This is a recipe that I sourced a long time ago and have refined over the years. It is an aerated cake like a Chiffon, so it has flour in addition to whipped egg. This recipe is a family favourite.


The weights in the recipe table below will yield the following 'weight per unit' and 'number of units'. If you would like to change the recipe to cater to a different 'weight per unit' and/or 'number of units', you can use the Recipe Calculator Tool below the ingredients table.
Weight Per Unit: 1616
Number of Units: 1
A 500 17.6 ounces Cream Cheese
B 100 3.5 ounces Butter Butter is a solid dairy product made by churning fresh or fermented cream or milk, to separate the butterfat from the buttermilk. It is generally used as a spread on plain or toasted bread products and a condiment on cooked vegetables, as well as in cooking, such as baking, sauce making, and pan frying. Butter consists of butterfat, milk proteins and water.
C 150 5.3 ounces Milk Milk is a white liquid produced by the mammary glands of mammals. It is the primary source of nutrition for young mammals before they are able to digest other types of food. Milk is processed into a variety of dairy products such as cream, butter, yogurt, kefir, ice cream, and cheese. Modern industrial processes use milk to produce casein, whey protein, lactose, condensed milk, powdered milk, and many other food-additives and industrial products.
D 180 6.3 ounces Egg Yolk The egg yolk is the internal yellow part of an egg.
x 9
E 40 1.4 ounces Lemon Juice
+ half lemon zest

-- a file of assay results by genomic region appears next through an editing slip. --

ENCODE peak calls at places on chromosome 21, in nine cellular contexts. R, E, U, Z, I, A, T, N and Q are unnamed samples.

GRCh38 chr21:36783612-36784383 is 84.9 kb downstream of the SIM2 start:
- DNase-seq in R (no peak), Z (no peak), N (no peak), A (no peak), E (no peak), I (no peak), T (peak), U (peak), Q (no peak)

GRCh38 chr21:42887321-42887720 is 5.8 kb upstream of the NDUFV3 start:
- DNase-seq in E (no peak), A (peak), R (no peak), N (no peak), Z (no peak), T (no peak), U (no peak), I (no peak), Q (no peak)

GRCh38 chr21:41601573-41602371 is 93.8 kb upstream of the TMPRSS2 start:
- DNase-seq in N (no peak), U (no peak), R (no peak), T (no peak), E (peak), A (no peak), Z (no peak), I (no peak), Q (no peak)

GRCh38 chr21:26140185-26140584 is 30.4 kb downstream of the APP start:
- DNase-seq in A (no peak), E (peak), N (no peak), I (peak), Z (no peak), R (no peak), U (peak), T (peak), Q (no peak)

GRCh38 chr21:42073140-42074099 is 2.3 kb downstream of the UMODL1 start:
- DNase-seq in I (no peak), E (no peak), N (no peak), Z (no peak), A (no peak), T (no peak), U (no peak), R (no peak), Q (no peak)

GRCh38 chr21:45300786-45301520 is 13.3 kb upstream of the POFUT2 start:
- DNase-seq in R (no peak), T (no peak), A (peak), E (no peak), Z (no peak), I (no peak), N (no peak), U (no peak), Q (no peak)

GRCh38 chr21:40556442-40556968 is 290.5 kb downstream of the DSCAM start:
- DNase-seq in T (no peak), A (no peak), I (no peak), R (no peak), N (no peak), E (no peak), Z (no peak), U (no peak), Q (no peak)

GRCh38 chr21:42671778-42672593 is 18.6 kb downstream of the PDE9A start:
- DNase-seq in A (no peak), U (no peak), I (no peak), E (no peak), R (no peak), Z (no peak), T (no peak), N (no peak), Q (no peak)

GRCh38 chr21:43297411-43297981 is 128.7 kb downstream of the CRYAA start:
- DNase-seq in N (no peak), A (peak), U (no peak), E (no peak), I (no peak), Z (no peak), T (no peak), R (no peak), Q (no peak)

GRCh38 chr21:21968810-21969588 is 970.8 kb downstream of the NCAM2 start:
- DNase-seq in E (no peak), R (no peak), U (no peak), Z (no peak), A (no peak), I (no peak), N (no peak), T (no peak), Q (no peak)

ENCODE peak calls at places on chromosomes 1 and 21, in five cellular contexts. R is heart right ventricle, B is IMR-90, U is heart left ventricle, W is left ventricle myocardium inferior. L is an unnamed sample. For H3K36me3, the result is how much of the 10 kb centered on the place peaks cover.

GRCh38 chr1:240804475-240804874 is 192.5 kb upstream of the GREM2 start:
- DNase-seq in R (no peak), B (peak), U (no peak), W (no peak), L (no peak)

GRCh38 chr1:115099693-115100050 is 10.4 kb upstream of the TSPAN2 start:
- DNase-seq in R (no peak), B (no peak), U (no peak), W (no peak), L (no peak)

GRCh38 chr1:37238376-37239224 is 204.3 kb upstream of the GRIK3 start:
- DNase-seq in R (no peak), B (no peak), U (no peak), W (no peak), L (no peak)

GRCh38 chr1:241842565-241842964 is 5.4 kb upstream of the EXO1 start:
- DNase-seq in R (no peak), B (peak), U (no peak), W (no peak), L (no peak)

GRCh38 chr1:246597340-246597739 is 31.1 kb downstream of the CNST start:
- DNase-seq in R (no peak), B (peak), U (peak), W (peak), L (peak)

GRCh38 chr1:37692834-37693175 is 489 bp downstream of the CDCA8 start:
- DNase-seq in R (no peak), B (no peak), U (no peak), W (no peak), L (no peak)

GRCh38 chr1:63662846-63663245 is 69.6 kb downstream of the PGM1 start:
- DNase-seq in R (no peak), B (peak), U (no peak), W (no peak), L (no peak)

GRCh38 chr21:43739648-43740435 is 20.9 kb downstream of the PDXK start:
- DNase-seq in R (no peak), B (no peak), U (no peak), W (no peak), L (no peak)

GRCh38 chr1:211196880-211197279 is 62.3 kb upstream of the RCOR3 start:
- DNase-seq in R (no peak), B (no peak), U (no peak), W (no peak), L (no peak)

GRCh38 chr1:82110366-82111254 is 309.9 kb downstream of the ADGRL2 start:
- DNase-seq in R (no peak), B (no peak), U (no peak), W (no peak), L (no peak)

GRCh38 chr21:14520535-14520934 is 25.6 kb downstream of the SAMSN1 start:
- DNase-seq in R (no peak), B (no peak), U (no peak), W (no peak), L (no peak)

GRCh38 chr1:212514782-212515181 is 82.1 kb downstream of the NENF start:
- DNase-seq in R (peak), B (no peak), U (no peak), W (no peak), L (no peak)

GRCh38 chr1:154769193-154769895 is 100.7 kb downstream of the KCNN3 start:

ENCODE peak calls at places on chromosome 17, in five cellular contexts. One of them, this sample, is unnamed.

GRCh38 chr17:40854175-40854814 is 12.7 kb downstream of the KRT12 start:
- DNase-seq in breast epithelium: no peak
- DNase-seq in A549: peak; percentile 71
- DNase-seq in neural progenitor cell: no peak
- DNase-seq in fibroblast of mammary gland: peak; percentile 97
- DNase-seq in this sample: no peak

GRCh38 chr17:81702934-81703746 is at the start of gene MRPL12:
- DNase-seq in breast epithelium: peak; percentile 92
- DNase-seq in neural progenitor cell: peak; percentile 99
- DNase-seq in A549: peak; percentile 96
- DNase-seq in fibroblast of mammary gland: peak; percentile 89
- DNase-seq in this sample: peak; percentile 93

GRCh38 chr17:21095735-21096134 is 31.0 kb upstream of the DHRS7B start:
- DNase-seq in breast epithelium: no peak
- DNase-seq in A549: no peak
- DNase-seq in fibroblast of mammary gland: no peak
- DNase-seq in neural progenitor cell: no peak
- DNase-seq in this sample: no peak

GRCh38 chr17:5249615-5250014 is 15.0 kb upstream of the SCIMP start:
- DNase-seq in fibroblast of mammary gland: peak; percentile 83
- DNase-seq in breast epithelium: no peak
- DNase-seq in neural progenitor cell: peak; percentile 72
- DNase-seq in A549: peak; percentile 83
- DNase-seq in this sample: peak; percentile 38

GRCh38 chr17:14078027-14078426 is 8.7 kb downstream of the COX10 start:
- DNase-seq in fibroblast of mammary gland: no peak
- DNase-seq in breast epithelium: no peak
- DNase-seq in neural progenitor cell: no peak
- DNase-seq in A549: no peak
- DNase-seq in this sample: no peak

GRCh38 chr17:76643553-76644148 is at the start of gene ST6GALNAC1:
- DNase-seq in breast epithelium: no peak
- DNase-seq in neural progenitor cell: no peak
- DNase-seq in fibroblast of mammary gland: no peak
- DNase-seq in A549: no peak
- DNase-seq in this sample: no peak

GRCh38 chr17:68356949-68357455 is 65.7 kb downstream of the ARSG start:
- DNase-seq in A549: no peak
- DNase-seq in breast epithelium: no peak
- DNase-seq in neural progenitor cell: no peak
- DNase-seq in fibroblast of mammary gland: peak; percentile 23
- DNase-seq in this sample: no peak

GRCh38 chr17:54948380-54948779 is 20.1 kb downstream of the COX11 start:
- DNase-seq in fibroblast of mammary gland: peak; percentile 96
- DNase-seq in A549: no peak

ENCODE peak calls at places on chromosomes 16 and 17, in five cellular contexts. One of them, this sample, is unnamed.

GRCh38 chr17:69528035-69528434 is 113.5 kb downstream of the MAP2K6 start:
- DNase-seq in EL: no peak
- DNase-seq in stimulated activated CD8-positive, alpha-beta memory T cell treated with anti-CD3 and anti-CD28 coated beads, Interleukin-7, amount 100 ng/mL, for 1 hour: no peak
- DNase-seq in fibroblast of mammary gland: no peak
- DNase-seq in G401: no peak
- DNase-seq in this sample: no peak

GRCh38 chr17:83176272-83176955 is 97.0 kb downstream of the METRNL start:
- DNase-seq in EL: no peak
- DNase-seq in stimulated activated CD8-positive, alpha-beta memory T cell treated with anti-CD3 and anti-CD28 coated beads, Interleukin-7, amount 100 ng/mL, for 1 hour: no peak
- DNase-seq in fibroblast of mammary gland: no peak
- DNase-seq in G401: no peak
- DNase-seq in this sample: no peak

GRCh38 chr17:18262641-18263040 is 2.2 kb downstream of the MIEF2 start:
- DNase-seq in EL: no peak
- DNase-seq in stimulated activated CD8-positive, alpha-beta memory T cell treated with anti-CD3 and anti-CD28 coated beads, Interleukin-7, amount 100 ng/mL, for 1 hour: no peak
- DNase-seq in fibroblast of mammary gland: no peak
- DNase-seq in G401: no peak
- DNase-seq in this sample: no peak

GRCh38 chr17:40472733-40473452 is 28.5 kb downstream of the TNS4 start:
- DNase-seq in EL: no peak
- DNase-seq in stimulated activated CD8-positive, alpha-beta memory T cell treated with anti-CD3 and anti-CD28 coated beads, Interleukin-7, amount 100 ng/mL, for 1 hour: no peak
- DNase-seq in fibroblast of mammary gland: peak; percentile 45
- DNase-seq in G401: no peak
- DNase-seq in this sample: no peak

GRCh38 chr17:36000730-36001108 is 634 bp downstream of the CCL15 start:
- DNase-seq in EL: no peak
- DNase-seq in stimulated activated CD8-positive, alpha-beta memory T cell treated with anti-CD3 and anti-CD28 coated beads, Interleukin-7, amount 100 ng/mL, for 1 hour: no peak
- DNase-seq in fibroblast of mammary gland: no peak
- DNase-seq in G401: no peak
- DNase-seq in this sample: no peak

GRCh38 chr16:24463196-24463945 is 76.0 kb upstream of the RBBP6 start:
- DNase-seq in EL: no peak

F 1 0 ounce Salt Common salt is a mineral composed primarily of sodium chloride (NaCl), a chemical compound belonging to the larger class of salts; salt in its natural form as a crystalline mineral is known as rock salt or halite. Salt is present in vast quantities in seawater, where it is the main mineral constituent; the open ocean has about 35 grams (1.2 oz) of solids per litre, a salinity of 3.5%. Salt is essential for animal life, and saltiness is one of the basic human tastes. Salt is one of the oldest and most ubiquitous of food seasonings, and salting is an important method of food preservation.
G 100 3.5 ounces Cake Flour Cake flour is a finely milled white flour made from soft wheat. It has very low protein content, between 8% and 10%, making it suitable for soft-textured cakes and cookies. The higher protein content of other flours would make the cakes tough. Highly sifted cake flours may require different volume amounts in recipes than all-purpose flour. Using the scoop and level method, well-sifted flour usually produces 125 g per cup. However, most American recipes are written with 140 g of flour per cup, so weighing and experimentation can be helpful in baking unfamiliar recipes. Small weight differences can greatly affect the texture. American Cake flour is bleached; in countries where bleached flour is prohibited, plain flour can be treated in a domestic microwave to improve the texture of the end product.
H 30 1.1 ounce Corn Starch Corn starch, cornstarch, cornflour or maize starch or maize is the starch derived from the corn (maize) grain. The starch is obtained from the endosperm of the corn kernel. Corn starch is a popular food ingredient used in thickening sauces or soups, and is used in making corn syrup and other sugars.